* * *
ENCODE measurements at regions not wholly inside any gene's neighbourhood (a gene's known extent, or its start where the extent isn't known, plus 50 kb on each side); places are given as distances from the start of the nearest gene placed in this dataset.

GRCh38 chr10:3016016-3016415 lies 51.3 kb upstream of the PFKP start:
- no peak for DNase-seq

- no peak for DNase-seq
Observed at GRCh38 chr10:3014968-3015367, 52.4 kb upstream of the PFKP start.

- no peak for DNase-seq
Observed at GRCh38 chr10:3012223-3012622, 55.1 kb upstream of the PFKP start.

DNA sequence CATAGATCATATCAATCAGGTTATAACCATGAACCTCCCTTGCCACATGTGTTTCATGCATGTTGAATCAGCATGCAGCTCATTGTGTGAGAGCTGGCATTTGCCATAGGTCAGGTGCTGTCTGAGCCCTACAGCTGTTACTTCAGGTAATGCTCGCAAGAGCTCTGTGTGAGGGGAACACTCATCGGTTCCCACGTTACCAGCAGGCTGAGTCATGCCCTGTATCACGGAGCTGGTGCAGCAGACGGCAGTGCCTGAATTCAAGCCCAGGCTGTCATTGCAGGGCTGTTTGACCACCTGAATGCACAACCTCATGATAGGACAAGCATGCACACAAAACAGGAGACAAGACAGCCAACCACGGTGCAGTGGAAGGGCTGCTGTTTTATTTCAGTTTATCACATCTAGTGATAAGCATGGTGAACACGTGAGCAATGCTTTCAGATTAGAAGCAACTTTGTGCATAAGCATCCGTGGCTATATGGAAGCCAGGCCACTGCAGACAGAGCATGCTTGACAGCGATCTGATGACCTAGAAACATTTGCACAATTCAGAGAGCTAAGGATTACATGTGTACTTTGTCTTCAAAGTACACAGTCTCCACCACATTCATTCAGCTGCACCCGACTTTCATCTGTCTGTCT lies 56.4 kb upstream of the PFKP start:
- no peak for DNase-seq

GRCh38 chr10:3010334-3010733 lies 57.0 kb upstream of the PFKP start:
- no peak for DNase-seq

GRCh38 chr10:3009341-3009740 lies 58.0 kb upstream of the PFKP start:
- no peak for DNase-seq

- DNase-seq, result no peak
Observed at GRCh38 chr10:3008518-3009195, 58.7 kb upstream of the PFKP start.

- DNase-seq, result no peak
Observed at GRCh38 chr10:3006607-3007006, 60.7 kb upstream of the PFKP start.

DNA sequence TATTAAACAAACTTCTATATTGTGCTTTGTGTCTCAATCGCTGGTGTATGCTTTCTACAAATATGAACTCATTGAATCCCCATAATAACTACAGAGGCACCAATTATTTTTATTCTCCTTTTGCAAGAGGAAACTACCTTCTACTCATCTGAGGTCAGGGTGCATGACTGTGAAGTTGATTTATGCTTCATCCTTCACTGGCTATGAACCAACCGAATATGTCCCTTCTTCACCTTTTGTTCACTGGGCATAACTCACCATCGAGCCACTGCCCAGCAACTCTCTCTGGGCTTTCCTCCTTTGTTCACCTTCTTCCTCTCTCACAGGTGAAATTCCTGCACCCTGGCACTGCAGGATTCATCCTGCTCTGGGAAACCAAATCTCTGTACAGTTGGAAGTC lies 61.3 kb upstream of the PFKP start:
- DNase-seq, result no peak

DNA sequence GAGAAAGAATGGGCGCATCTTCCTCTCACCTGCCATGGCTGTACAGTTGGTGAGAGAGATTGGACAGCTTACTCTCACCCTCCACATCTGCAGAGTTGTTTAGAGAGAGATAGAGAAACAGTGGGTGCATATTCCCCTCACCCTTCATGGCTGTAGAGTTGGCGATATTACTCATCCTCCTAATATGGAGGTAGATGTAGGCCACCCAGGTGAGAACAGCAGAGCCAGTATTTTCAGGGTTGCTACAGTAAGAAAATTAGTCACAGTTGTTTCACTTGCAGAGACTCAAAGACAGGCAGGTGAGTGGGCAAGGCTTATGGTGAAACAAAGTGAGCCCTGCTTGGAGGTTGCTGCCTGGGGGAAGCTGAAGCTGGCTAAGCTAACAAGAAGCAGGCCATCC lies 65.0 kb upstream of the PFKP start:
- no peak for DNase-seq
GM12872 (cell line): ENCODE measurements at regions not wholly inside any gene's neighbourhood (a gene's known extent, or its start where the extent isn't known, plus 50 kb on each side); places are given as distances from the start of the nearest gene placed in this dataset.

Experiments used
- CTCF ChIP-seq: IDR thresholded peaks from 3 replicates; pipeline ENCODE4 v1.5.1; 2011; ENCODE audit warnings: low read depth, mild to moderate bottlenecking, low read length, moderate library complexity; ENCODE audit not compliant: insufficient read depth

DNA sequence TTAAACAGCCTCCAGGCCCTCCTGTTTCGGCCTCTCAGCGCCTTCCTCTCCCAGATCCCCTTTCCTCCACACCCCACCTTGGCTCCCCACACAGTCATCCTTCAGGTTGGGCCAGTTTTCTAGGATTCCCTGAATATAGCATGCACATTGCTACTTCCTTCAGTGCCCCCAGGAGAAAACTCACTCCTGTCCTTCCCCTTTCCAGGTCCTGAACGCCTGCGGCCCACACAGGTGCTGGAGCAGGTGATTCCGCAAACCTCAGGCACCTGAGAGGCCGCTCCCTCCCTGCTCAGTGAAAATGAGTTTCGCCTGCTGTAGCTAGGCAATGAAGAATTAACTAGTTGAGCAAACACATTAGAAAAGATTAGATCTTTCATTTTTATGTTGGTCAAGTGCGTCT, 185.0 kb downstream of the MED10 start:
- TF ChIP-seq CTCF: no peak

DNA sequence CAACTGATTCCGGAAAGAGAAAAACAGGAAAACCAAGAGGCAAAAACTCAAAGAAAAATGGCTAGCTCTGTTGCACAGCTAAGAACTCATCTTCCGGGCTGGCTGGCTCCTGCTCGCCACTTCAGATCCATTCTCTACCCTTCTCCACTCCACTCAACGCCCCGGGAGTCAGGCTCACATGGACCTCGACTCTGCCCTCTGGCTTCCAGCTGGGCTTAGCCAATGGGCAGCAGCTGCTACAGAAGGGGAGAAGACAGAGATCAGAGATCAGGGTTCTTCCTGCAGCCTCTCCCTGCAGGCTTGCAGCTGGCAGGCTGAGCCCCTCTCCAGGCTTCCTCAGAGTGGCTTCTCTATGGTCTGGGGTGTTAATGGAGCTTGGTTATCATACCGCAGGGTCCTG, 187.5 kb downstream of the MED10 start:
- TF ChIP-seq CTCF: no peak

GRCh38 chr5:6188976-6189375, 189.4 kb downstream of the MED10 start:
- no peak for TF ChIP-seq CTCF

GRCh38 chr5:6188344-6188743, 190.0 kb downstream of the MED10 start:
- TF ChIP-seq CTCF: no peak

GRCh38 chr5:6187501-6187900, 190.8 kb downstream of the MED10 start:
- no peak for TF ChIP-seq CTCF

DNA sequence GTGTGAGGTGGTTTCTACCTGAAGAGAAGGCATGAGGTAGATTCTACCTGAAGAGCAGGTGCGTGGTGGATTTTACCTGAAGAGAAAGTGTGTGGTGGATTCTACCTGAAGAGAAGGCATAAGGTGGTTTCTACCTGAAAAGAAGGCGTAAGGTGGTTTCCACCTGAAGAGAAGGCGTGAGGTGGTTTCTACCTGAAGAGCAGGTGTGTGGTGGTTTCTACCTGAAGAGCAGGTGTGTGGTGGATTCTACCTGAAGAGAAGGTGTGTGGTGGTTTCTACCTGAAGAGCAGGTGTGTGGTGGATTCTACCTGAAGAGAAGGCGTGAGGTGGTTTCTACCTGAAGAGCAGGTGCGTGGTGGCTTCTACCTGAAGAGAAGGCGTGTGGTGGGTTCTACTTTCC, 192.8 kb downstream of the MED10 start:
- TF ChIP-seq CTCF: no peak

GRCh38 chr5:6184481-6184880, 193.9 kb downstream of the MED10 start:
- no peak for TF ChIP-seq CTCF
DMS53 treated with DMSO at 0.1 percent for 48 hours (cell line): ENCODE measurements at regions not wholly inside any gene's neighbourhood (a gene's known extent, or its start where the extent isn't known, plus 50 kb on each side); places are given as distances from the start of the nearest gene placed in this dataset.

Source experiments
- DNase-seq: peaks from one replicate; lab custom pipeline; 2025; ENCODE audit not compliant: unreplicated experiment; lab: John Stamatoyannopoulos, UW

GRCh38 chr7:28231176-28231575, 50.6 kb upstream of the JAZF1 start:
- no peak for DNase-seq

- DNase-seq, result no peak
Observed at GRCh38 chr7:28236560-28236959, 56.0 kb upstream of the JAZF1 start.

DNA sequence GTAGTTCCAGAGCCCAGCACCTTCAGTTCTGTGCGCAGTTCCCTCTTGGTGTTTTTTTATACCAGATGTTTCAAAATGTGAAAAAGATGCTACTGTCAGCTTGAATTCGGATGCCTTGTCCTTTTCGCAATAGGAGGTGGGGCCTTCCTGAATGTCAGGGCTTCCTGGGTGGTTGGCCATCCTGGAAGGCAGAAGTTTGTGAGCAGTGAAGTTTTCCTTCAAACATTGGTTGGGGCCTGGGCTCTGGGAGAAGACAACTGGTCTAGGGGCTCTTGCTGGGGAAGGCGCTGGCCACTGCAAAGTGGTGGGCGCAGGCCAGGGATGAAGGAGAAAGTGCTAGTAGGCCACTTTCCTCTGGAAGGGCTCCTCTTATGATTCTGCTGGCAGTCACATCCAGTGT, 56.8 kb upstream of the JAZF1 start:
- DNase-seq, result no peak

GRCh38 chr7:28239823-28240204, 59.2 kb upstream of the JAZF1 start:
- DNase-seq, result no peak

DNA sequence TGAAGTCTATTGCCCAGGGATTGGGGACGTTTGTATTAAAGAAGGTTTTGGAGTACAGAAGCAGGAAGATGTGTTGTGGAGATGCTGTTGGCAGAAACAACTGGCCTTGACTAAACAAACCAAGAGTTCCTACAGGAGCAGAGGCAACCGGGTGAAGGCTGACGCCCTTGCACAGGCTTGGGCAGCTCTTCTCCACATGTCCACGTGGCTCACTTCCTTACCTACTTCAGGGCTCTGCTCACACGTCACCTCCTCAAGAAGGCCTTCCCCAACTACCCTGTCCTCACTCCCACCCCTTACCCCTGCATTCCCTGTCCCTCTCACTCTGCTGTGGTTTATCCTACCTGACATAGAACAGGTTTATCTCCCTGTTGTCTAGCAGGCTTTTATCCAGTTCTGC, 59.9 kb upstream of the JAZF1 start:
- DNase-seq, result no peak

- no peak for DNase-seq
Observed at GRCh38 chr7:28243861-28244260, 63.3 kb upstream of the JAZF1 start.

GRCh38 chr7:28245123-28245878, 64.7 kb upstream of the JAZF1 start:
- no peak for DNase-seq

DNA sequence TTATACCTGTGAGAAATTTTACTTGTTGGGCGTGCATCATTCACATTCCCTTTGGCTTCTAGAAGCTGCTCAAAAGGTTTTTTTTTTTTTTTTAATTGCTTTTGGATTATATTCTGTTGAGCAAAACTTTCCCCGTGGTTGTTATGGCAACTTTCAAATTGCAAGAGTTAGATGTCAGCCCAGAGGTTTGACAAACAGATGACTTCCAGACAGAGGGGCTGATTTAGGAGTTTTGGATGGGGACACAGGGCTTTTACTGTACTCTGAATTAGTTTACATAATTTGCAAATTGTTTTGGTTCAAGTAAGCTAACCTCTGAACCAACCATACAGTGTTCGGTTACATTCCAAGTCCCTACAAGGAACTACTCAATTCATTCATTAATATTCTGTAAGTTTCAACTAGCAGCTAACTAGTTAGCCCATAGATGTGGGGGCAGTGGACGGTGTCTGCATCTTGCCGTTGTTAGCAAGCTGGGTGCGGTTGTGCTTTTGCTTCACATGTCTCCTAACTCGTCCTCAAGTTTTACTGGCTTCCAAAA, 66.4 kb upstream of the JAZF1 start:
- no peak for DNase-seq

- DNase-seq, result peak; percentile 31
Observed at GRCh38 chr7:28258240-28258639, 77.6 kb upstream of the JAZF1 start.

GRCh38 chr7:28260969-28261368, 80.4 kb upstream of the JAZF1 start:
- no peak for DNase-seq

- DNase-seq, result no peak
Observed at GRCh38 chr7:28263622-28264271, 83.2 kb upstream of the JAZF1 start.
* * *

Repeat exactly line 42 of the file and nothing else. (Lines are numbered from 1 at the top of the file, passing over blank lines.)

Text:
GRCh38 chr7:28231176-28231575, 50.6 kb upstream of the JAZF1 start: